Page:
The first material from Annie since 2009’s Don’t Stop album was the surprise single ‘Tubestops and Lonely Hearts‘, which was released in the spring of 2013. It featured a video that was so low-budget it looked like it had been cobbled together during an episode of Blue Peter. By the the time ‘Back Together’ was released it became apparent that actually the entire ‘look’ of this Annie campaign harked back to the late 80s/early 90s vogue for cheapo dance-pop videos that cost 10p to make. The A & R EP sleeve looked like those you’d expect to find houseing Italo house singles from 1990. And the official video for ‘Back Together’ parodied The ITV Chart Show’s dance charts, in a quite wonderful way. The heavy-handed computer graphics are present, as are the rather unreliable ‘fact’ boxes. (There seems to be a small but dedicated coterie of Chart Show aficionados out there in – if the mocked up editions of the Chart Show available on Vimeo and YouTube are anything to go by, it is clear that I am not alone in missing a Saturday morning update on the week in pop.)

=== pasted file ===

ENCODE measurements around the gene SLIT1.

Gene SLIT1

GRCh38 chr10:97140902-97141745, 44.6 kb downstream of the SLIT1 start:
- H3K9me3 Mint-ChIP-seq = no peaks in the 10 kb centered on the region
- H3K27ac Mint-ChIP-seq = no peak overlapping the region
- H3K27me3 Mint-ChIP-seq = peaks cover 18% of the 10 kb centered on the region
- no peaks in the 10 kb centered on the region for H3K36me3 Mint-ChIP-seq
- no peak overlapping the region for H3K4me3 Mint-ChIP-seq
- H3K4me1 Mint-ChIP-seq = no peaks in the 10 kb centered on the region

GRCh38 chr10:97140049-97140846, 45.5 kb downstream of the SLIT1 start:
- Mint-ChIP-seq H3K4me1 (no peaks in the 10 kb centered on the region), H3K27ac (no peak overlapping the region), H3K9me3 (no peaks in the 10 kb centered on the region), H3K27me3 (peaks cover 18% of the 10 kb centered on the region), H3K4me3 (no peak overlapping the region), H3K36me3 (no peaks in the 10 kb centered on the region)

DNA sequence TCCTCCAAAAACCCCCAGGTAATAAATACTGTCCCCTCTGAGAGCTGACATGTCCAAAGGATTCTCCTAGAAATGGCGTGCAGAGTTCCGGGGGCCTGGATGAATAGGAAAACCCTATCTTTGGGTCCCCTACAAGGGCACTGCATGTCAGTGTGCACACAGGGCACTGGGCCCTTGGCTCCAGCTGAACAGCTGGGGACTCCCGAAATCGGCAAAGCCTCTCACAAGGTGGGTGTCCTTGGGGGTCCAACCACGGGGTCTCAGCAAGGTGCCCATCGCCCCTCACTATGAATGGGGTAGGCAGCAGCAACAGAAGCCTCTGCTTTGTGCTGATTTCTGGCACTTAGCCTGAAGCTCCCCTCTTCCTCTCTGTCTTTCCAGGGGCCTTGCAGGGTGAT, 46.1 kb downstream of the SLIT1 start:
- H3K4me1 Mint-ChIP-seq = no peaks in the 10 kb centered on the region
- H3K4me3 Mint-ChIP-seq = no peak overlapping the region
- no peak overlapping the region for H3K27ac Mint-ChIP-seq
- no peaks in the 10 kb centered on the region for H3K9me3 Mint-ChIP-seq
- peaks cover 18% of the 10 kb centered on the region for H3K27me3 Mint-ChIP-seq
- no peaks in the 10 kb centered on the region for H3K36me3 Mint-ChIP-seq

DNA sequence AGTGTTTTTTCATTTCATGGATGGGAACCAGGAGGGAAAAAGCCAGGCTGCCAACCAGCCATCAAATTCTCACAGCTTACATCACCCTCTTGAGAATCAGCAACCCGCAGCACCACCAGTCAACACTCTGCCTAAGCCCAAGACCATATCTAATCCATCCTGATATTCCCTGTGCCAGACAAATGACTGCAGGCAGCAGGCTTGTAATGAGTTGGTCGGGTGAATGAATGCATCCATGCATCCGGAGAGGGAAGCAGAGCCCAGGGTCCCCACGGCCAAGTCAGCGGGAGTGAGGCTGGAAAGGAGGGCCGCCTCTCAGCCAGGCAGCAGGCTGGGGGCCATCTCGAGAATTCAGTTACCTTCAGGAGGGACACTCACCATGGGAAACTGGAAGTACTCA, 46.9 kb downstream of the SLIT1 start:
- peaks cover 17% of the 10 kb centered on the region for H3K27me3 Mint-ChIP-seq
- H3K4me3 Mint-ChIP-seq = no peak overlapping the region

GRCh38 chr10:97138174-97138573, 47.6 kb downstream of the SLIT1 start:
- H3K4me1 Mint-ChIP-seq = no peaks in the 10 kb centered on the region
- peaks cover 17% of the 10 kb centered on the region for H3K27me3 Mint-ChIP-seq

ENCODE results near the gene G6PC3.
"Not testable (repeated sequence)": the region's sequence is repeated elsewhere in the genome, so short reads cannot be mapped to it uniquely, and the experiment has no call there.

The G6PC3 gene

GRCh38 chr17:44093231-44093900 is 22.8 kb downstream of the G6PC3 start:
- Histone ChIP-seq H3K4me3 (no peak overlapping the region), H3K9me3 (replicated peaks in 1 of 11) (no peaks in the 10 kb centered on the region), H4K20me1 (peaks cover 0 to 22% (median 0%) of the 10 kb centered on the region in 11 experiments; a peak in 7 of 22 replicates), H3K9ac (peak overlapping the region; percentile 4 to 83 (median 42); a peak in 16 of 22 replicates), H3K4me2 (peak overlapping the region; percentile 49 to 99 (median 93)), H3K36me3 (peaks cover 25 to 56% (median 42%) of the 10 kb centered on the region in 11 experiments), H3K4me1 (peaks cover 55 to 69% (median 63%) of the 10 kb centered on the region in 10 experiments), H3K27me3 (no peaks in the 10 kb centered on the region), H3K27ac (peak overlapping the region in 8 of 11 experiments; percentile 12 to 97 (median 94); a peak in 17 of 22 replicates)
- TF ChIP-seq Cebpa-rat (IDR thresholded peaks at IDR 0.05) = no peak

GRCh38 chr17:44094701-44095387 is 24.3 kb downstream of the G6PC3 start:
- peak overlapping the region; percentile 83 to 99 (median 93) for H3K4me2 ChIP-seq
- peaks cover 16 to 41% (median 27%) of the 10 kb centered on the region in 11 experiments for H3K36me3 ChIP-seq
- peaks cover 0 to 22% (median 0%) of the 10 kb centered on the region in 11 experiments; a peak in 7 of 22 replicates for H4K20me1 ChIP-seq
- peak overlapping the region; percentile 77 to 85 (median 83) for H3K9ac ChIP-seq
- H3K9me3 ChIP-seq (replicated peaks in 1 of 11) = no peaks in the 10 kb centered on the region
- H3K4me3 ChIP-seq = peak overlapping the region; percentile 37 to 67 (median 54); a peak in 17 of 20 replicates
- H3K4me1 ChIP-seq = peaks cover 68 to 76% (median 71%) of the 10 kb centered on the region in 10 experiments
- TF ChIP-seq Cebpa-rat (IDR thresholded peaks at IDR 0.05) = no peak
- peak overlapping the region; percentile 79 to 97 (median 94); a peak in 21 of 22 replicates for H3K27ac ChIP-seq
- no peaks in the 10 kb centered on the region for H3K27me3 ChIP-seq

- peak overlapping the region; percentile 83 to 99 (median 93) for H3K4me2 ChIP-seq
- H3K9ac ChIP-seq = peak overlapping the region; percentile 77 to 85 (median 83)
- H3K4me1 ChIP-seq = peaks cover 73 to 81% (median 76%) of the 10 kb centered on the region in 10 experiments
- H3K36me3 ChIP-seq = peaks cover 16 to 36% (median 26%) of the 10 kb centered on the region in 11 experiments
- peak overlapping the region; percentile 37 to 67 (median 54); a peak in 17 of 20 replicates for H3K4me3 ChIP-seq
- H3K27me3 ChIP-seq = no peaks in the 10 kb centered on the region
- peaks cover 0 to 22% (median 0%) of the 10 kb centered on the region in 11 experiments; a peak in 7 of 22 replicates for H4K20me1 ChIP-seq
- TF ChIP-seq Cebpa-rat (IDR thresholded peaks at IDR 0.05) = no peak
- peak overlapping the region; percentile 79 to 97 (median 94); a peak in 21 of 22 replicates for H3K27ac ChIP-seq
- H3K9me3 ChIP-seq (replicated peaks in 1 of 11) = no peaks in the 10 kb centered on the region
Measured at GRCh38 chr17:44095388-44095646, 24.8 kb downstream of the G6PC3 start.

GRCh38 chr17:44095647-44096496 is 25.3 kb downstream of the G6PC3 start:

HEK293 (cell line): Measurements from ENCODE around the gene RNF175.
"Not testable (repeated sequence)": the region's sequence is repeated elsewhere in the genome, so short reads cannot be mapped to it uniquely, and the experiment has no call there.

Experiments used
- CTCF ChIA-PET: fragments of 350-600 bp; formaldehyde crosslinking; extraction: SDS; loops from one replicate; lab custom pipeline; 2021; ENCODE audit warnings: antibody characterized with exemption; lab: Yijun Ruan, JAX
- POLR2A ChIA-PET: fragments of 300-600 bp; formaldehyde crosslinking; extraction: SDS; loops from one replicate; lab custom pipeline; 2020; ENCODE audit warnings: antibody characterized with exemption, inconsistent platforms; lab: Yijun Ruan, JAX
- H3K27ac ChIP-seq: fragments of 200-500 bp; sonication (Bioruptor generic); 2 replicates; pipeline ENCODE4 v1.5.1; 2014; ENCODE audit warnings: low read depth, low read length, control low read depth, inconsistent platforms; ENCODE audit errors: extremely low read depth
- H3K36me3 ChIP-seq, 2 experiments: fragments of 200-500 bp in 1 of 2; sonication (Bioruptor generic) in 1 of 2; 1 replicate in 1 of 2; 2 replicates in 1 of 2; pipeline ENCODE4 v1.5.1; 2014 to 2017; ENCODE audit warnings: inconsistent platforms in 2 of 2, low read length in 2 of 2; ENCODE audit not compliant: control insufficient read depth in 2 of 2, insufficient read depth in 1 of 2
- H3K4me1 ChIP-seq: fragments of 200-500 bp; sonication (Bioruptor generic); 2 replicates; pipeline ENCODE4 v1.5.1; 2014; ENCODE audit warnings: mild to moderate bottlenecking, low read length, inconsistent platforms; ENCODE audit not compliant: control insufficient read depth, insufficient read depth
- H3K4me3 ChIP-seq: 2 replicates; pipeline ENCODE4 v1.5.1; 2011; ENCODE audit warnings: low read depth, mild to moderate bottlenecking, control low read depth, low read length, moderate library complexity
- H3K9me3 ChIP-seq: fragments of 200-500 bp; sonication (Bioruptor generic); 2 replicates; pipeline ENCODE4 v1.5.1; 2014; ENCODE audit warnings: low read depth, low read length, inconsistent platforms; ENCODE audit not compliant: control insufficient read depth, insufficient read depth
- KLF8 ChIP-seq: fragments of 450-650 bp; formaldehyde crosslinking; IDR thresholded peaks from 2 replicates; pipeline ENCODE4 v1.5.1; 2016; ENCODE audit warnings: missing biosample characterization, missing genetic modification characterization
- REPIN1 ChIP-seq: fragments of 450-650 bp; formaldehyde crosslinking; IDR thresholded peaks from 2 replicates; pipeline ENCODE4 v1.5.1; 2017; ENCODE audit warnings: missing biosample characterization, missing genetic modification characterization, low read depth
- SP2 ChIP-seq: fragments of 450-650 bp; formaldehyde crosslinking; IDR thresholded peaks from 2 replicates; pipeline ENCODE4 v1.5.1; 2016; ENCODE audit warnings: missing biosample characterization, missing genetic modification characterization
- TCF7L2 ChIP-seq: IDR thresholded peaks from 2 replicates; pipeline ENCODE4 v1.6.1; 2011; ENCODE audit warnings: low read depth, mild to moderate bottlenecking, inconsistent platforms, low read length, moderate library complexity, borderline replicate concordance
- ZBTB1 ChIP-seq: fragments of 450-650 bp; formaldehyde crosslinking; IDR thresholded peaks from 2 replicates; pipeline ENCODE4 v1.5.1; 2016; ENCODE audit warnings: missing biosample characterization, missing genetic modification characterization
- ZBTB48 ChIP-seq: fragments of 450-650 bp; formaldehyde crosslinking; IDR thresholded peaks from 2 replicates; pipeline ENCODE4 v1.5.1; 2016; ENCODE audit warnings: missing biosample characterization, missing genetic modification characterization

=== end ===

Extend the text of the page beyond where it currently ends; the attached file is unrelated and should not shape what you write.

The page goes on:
Throughout the A & R EP Annie and her long-time associate Richard X summoned the spirit of the summer of 1990, and the kind of dance-pop that was in vogue just before the ‘electrobleep’ fad (remember the eponymous singles from Tricky Disco and LFO that summer?) and the later full-on rave Eu-4-ia of 1991 took hold. Annie’s songs are as sweet-sad as ever, and on ‘Invisible’ there is a debut appearance from Mannie: a sort of inversion of Prince’s ‘Camille’ character, being Annie’s slowed down to masculine drawl. ‘Ralph Macchio’ is a doomed but touching serenade to the erstwhile Karate Kid actor, and ‘Hold On’ and ‘Mixed Emotions’ channel the melancholic sound of Saint Etienne and Pet Shop Boys when they were at their best. Annie is not renowned for being prolific but she promised that the A & R EP was the first in a series. The phrase “don’t hold your breath” springs to mind, but it is perhaps their meticulous attention to detail that make Annie and Richard X such a formidable team. One way or another, the A & R EP was worth waiting for.